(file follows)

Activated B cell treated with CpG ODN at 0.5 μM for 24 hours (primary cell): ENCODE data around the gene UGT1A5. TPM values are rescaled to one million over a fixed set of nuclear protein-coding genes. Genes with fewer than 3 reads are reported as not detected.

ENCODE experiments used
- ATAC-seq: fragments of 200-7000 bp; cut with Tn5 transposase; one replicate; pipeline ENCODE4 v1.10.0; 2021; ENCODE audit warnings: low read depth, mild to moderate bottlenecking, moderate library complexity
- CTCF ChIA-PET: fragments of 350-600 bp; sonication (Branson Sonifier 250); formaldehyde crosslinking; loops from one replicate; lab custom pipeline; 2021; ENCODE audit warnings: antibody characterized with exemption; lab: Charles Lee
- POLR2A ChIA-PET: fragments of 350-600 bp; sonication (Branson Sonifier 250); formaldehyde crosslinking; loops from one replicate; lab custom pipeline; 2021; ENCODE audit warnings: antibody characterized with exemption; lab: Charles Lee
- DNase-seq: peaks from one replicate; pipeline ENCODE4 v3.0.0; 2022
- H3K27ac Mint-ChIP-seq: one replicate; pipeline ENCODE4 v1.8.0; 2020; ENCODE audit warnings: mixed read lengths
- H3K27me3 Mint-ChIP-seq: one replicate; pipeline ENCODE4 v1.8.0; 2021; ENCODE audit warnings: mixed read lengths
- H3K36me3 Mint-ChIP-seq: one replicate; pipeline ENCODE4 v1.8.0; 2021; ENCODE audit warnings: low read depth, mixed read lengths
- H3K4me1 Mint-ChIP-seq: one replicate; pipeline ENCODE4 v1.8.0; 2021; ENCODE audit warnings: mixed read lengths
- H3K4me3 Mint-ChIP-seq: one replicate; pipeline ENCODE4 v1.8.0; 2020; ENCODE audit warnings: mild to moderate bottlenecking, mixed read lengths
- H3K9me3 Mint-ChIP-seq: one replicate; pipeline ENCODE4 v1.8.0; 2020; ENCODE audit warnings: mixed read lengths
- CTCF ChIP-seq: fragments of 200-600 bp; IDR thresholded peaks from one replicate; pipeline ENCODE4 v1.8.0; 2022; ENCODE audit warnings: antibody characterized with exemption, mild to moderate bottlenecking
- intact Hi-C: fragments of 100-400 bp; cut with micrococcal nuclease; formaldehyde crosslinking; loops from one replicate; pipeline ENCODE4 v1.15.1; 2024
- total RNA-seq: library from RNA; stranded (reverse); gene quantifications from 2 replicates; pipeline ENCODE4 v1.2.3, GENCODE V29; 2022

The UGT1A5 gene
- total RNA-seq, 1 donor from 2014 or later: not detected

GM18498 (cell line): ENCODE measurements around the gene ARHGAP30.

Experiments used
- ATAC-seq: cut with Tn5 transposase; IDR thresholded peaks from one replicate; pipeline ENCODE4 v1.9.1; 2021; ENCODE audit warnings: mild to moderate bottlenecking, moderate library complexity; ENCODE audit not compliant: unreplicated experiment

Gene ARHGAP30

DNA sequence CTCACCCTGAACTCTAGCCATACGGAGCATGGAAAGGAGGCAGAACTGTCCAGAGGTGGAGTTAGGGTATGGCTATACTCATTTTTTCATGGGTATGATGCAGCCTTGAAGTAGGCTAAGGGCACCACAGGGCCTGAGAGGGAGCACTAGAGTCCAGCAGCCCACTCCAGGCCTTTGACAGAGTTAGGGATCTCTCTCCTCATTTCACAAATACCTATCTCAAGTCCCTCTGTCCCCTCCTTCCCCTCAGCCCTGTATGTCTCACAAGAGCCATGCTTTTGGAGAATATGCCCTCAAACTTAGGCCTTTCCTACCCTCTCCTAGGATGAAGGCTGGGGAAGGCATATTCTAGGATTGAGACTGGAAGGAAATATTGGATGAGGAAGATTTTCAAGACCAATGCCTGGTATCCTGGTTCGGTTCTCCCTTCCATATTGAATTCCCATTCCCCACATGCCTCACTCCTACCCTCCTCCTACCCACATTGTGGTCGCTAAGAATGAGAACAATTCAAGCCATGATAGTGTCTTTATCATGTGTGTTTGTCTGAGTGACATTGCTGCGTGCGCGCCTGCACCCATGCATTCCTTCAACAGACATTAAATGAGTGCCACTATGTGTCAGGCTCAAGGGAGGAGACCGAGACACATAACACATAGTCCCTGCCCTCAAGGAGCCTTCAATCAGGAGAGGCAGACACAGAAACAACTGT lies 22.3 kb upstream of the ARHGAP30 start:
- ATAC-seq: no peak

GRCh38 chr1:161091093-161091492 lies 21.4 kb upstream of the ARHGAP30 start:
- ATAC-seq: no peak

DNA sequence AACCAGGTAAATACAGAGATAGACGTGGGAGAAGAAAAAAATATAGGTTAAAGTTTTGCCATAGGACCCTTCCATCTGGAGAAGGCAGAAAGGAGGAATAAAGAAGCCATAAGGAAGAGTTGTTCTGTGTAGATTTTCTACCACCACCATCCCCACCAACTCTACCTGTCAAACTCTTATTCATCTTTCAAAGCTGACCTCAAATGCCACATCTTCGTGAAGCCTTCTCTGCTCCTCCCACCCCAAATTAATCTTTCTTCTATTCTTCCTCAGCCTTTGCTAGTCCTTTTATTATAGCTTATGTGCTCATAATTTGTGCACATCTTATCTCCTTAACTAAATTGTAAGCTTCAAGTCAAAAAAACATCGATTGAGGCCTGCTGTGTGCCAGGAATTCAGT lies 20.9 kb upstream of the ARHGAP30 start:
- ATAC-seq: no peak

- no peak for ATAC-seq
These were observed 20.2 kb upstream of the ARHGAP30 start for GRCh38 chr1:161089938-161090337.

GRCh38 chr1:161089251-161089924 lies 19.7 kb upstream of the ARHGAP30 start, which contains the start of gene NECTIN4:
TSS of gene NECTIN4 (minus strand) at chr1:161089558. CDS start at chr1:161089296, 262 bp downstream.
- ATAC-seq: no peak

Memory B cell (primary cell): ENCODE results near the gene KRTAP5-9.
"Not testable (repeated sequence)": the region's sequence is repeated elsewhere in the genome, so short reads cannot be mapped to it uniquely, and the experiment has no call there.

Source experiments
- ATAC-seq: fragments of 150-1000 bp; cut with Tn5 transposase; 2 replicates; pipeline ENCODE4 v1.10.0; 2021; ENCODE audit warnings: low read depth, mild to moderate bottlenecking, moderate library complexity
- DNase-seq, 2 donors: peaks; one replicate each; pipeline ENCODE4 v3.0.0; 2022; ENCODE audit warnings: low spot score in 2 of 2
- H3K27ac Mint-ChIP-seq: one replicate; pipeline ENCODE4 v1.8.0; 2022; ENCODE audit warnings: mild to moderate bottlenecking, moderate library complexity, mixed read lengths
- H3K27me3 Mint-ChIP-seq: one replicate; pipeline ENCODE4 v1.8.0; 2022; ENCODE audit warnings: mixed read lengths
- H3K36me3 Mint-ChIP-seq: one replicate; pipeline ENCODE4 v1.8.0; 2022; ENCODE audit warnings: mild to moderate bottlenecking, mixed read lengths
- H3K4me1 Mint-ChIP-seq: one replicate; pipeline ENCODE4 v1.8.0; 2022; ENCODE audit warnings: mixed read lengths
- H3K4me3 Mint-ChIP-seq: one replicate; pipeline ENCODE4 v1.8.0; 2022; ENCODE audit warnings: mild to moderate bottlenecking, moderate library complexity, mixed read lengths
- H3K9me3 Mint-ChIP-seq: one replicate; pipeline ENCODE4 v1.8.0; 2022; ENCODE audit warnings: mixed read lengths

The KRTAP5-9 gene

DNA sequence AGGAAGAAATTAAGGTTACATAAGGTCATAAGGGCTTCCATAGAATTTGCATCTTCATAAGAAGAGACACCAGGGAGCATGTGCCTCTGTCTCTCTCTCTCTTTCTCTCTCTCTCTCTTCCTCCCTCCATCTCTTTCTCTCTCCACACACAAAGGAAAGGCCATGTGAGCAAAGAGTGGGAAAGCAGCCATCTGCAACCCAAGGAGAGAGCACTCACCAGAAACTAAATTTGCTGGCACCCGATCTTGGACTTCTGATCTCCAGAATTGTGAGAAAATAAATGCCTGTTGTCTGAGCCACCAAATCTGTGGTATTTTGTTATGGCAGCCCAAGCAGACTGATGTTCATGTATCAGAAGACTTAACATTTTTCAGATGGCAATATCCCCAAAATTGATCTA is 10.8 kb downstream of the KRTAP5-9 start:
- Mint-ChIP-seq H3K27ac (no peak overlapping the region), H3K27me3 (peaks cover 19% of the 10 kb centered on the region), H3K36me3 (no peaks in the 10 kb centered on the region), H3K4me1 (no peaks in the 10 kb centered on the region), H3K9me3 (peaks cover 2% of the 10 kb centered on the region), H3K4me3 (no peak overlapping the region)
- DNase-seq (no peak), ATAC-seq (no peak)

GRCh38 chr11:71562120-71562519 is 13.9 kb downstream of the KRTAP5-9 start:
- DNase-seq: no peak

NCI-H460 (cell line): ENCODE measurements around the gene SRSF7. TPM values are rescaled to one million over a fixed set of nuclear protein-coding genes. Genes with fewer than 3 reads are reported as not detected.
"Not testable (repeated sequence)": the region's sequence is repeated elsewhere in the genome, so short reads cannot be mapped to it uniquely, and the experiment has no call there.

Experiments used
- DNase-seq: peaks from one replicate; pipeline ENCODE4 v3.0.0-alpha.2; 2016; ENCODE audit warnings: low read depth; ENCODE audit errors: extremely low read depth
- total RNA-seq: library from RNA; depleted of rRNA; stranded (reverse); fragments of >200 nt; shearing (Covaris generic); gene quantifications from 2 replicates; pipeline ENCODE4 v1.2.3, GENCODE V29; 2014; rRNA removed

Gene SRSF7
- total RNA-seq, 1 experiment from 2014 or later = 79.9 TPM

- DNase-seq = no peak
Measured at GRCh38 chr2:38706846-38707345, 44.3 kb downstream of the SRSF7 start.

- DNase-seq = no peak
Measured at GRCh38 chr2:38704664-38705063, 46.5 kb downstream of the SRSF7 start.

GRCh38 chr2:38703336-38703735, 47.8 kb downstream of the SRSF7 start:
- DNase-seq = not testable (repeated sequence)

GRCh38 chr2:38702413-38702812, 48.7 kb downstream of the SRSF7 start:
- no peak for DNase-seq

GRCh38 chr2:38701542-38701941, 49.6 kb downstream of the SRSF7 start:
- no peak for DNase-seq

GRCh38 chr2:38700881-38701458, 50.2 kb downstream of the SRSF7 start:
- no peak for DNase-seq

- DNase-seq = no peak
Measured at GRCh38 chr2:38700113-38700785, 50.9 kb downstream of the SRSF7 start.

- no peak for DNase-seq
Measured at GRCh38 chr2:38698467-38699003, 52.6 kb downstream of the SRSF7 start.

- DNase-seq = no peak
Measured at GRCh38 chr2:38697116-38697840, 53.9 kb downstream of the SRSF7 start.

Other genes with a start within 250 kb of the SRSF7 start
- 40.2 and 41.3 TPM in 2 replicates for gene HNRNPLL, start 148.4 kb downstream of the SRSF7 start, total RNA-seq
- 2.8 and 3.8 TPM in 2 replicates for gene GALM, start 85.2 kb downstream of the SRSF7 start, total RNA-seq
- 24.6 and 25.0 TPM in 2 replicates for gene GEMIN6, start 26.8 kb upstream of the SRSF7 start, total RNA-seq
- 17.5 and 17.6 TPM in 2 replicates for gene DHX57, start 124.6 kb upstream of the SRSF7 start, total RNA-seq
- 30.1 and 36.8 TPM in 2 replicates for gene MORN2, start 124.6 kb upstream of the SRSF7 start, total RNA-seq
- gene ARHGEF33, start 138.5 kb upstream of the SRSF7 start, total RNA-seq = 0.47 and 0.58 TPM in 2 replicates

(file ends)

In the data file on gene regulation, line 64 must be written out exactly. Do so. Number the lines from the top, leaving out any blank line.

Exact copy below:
- no peak for DNase-seq